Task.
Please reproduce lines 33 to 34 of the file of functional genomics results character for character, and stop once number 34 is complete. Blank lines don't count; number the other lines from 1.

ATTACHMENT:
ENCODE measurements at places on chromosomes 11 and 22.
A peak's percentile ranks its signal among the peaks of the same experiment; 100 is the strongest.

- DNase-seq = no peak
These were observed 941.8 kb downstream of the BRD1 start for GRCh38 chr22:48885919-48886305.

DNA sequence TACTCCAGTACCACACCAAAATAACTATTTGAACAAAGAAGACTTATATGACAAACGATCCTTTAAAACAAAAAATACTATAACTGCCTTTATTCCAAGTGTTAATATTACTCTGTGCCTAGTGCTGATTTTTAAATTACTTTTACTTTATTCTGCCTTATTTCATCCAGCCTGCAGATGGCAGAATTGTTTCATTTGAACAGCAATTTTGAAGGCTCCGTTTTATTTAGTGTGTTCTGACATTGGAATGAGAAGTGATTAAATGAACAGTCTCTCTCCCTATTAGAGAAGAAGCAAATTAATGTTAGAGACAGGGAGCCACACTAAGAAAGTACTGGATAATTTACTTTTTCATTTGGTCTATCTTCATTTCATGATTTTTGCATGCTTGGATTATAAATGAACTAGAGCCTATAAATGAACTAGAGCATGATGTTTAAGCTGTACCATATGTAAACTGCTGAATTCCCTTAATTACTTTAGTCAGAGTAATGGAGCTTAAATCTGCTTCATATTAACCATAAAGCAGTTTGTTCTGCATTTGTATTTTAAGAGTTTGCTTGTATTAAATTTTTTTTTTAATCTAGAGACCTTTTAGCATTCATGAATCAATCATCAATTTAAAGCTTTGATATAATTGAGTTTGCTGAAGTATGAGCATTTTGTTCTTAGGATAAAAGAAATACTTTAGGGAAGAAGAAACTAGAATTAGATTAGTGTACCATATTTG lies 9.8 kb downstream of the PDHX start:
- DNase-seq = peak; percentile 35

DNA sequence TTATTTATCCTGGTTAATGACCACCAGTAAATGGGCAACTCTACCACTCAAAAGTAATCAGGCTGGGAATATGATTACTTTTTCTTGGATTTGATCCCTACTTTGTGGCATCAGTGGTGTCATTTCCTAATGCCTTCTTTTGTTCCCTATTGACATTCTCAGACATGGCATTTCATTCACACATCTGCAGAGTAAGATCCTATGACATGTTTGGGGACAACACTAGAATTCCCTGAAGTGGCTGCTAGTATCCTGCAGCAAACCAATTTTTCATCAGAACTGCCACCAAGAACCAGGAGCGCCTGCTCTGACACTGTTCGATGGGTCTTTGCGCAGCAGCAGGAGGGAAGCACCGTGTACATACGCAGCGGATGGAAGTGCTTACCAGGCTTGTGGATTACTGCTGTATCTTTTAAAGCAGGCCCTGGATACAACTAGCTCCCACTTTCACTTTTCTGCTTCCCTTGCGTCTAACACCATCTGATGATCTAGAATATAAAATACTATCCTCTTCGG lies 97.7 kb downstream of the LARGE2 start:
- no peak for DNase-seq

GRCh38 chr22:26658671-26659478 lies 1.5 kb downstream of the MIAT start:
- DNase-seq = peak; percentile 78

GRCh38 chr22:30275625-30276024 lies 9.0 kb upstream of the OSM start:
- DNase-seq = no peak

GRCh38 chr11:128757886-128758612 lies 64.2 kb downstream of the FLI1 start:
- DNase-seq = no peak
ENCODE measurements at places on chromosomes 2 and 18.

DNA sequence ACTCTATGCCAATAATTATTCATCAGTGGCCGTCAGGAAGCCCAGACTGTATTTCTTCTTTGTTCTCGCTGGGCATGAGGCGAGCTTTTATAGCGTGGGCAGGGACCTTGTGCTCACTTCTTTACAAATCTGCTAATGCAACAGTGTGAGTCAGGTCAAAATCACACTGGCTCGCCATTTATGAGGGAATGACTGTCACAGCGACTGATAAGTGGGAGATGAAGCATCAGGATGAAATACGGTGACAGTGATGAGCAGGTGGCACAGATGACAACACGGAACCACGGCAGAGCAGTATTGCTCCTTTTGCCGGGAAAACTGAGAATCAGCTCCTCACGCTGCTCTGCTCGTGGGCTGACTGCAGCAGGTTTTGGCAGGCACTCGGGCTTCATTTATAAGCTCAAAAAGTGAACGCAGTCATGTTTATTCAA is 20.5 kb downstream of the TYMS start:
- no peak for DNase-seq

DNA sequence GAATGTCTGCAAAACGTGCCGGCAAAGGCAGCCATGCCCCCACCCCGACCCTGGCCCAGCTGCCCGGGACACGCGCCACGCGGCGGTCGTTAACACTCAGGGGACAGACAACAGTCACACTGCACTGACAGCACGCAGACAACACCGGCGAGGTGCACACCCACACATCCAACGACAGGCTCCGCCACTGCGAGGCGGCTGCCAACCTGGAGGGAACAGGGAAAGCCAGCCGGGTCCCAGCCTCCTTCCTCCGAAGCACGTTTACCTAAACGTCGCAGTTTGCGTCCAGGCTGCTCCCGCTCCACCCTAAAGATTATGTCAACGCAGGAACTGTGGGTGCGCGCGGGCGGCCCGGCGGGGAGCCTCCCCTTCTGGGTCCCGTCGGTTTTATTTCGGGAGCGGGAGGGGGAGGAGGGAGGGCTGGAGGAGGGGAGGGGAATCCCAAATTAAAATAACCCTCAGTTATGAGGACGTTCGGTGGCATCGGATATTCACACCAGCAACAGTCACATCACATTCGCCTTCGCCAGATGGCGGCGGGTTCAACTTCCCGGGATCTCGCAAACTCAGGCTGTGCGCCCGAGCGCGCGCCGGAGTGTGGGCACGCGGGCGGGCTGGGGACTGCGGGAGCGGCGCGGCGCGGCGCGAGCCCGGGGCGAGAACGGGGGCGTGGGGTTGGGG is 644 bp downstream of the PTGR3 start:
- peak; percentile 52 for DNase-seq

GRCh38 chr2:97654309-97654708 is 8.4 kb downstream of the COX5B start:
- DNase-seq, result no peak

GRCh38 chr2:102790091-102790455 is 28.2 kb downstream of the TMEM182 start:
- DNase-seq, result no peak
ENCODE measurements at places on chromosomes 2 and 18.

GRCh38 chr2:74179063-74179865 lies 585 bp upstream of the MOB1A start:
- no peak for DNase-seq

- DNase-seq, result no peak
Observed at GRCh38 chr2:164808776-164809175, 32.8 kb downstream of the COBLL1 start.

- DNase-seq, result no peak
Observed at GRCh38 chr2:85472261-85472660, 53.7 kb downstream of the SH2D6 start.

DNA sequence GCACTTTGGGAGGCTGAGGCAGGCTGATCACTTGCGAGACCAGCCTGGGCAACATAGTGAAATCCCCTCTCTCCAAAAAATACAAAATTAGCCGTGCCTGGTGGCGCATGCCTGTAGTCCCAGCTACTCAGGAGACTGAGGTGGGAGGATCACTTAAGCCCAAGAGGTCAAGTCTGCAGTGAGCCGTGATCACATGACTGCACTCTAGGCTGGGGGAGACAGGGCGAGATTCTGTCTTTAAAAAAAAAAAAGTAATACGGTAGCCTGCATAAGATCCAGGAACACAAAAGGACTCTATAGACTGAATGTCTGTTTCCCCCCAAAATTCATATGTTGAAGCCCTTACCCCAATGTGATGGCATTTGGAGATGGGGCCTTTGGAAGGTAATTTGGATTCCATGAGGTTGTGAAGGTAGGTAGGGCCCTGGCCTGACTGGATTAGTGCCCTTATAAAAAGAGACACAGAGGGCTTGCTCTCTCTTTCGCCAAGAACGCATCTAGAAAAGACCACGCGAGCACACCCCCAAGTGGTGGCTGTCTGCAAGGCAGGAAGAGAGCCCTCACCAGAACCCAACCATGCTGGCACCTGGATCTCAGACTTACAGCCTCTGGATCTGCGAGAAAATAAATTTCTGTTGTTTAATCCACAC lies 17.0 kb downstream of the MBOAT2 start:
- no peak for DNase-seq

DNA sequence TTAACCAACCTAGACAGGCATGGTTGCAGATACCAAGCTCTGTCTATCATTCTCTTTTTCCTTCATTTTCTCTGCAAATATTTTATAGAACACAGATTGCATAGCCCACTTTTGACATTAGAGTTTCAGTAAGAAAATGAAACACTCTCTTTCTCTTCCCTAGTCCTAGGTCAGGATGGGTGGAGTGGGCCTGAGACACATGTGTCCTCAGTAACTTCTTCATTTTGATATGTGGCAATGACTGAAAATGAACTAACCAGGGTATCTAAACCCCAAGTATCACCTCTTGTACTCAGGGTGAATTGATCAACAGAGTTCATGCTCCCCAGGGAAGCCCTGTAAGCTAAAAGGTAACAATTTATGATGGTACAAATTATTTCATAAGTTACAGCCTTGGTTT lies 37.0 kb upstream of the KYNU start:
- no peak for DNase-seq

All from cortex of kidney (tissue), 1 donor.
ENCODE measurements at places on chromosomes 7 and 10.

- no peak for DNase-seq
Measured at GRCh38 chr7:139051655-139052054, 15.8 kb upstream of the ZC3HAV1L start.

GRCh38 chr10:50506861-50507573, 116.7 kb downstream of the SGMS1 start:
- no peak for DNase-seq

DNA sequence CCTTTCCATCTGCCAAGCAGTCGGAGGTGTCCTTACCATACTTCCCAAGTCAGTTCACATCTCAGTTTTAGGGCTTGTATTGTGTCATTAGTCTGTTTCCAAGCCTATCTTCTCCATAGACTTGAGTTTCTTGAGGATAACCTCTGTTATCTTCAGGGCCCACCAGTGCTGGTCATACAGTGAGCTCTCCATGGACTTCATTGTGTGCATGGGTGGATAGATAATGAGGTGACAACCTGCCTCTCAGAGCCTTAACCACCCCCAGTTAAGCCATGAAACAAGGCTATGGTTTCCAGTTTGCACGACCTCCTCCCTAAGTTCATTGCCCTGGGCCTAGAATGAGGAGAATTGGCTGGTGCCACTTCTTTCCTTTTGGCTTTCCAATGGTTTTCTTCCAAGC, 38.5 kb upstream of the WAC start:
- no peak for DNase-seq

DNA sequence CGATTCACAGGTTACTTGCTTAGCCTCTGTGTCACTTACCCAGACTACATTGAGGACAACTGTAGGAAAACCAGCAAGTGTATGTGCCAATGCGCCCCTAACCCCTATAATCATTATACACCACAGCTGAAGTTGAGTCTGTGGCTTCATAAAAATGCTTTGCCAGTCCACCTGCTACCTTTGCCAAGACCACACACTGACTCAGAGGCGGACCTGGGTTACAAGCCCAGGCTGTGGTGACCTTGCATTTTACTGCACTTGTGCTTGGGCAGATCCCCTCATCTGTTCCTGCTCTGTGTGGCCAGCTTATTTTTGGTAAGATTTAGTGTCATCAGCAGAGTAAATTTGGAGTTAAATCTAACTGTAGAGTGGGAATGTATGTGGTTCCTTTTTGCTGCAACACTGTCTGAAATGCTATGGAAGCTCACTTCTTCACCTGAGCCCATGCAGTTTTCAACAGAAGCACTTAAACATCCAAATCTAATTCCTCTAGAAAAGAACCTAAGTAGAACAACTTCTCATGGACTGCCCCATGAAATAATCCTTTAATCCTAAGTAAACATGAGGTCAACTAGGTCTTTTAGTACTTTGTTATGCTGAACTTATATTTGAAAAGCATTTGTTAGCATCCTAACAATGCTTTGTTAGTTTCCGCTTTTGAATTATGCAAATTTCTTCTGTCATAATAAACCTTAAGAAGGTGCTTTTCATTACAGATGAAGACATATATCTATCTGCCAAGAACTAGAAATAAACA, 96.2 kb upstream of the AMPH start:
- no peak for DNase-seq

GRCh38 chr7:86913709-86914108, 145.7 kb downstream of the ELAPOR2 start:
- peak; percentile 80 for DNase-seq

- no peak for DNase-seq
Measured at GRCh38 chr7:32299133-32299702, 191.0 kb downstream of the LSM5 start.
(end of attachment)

DNA sequence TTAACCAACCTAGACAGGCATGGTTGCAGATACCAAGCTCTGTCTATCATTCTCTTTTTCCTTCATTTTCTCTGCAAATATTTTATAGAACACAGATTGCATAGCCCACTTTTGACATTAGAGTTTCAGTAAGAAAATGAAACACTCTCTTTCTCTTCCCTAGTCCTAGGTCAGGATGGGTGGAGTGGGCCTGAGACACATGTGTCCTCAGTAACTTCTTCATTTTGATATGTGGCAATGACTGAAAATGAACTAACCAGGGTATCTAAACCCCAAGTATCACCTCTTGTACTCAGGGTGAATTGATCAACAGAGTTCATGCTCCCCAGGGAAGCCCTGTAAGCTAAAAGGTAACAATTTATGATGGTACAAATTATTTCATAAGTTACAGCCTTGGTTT lies 37.0 kb upstream of the KYNU start:
- no peak for DNase-seq